MPSE Wavelength

Fall 2020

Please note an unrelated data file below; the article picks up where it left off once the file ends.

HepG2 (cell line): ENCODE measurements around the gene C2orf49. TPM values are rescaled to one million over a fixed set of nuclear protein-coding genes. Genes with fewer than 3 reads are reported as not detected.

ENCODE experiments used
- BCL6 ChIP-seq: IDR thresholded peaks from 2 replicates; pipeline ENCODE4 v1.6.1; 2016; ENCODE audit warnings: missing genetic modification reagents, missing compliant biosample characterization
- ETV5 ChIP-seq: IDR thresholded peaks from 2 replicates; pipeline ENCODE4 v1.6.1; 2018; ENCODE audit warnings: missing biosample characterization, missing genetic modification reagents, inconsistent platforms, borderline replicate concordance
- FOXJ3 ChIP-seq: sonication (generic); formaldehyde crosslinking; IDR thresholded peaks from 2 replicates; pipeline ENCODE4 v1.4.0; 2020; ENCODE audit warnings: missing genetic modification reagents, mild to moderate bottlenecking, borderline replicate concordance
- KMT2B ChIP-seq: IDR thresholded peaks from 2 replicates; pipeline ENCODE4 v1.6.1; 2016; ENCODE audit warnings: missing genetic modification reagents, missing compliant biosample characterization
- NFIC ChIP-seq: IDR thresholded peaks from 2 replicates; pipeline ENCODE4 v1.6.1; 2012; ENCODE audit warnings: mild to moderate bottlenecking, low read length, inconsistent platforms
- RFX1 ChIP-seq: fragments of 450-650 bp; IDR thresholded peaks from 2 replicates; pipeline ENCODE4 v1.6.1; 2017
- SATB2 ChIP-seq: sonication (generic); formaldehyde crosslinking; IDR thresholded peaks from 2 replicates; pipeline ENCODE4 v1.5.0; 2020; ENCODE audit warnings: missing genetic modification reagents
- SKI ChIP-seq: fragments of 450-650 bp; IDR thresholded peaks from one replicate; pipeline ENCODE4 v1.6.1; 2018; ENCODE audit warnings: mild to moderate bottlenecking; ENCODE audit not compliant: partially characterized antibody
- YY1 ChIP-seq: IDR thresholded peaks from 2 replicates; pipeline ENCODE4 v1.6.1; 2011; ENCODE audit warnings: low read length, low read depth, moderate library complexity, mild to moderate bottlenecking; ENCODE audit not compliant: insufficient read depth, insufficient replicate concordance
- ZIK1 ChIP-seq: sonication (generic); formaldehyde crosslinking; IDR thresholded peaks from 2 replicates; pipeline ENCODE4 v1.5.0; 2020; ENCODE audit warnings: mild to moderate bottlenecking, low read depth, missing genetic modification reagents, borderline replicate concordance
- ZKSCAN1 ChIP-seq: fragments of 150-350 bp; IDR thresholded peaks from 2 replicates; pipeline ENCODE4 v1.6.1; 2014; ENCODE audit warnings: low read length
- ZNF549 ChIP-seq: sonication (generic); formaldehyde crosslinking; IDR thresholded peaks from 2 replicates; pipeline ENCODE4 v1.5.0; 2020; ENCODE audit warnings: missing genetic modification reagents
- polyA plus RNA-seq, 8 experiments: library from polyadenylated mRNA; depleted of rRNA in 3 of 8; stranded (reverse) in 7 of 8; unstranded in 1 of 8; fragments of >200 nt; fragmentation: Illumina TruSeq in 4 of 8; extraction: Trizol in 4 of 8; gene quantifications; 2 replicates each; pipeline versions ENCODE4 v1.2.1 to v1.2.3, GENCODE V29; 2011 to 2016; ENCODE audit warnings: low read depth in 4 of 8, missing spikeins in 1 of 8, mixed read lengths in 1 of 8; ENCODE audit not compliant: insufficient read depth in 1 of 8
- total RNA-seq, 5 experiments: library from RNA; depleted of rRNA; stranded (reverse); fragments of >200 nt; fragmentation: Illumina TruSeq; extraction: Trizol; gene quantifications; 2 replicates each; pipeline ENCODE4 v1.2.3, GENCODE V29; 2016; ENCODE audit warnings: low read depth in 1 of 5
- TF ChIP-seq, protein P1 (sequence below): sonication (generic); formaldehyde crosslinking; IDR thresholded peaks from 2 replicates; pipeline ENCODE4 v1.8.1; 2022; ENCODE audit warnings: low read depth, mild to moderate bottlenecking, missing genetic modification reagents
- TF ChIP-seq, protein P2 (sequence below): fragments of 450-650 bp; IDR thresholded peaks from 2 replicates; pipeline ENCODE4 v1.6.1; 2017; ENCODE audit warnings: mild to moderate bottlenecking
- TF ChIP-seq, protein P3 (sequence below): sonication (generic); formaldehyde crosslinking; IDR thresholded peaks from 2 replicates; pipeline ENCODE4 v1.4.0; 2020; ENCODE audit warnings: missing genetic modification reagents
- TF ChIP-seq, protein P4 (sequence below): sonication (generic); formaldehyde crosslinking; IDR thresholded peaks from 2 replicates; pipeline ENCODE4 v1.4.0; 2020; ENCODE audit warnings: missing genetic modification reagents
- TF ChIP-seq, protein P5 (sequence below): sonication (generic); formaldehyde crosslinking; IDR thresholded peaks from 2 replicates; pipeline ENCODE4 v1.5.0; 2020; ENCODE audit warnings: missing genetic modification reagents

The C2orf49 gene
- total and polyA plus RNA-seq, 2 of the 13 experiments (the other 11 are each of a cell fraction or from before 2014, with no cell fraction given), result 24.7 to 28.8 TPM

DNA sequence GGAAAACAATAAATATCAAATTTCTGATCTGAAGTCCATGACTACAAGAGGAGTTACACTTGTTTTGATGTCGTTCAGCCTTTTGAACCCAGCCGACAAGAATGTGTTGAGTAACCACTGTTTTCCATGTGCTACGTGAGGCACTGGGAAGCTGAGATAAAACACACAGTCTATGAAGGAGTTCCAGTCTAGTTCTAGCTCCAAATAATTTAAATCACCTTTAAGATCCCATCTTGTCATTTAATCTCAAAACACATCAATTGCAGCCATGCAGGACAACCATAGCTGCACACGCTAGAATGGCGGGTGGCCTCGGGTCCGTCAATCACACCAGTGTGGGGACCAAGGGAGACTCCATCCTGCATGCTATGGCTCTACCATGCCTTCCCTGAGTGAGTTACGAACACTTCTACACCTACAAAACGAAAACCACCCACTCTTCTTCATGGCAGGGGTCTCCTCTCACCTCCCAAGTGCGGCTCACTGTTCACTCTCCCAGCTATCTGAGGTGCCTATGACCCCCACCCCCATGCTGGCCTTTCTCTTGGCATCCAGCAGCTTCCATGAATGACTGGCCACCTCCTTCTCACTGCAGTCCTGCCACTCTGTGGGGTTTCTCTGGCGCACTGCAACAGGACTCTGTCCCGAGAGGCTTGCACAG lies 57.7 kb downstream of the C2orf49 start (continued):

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edit, sound edit, and mix, also film behind-the-scenes, do fund- raising and social media for your project. The main instructor knew it would make sense to bring me on during pre-production so that I could help the students with their sound issues before they shoot! I do tell them that we learn more from our mistakes than we do from our successes but we don't have to reinvent the wheel every time! A wise person also learns from the mistakes of others. You must pay your editing dues by working on a bunch of "freebies." If you're lucky enough to work with a mentor or a more experienced editor, seek it out. As you get more experienced, you can start asking for more money. The people I like to hire when I get a chance to do that, are the ones who seek me out, who are passionate, who follow through. I don't mind if you don't know something. But don't pass yourself off as knowing something you don't. Be humble. Ask questions. There are no stupid questions. I wish we could have more apprentice programs. My hope is that a student today, who seeks to be an editor, will learn from the past, will seek out a mentor, will know and understand the basics and will honor the craft. Join and attend any and all groups that support editing. LA Post Production Group (LAPPG. org) is a great one that offers seminars and networking meetings. Motion Picture Sound Editors ( also has wonderful seminars and panels, even now during COVID. There are great resources on Facebook for anything and everything to do with post- production sound. When we get back to normal, I hope to see you at some of these great seminars, meetings, screenings, and panels! DICTIONARY OF TERMS FILL LEADER: This is usually previously released 35mm films, work prints, theater prints that were saved to use as SPACER for units. Fill would be the space between pieces of usable sound. Today's equivalent would be the white space between regions in Pro Tools. Fill spaces out from pieces of magnetic film to the next piece and would be built into 1,000' units called reels. (1,000' is approximately 10 minutes of film.) The first picture above is of about 200' of film or about two minutes. The piece of mag with a footage written on it would be spliced into 1,000' of this fill at the right footage (250 feet in) from a 0 start mark. DUBBING UNITS: (aka "reels") If two or more sounds happen at the same time, they would have to be spliced into another reel or unit. These units would be built into 10-minute segments which are determined by the picture editor. 1,000' reels would be wound on a bench so they would be heavy if you have more than one or two at a time. Now, since things are digital, some people are editing the whole feature film in one session!! We still like to break features into about 20-minute reels because we, as sound editors, may have hundreds of tracks of all the dialogue, background sound effects, Foley effects, ADR and Group ADR, hard effects. Makes the session really dense! Today, we can see all the "units" but we call them tracks! MOVIOLA: Usually an upright machine that had separate film and sound sides with an interlocking wheel. The film could go forward or backward. Sound was sunk up and marked with a footage so that it would stay in sync with the picture. It was then built into a unit or reel. On page 26 is a photo of me with my mom's Moviola which I donated to the Hollywood Sound Museum which will also be the home of her 50,000-plus sound effects library! REELS: The 10 or 15 minutes of a film that are split up into easily handled units. We still call these sessions "reels" today in the digital world. ADR: Stands for Automated Dialogue Replacement. When a line of dialogue is either so hard to understand because of a noisy shooting environment or because some new dialogue will be added, the actor comes into an ADR stage to re-perform the line. An

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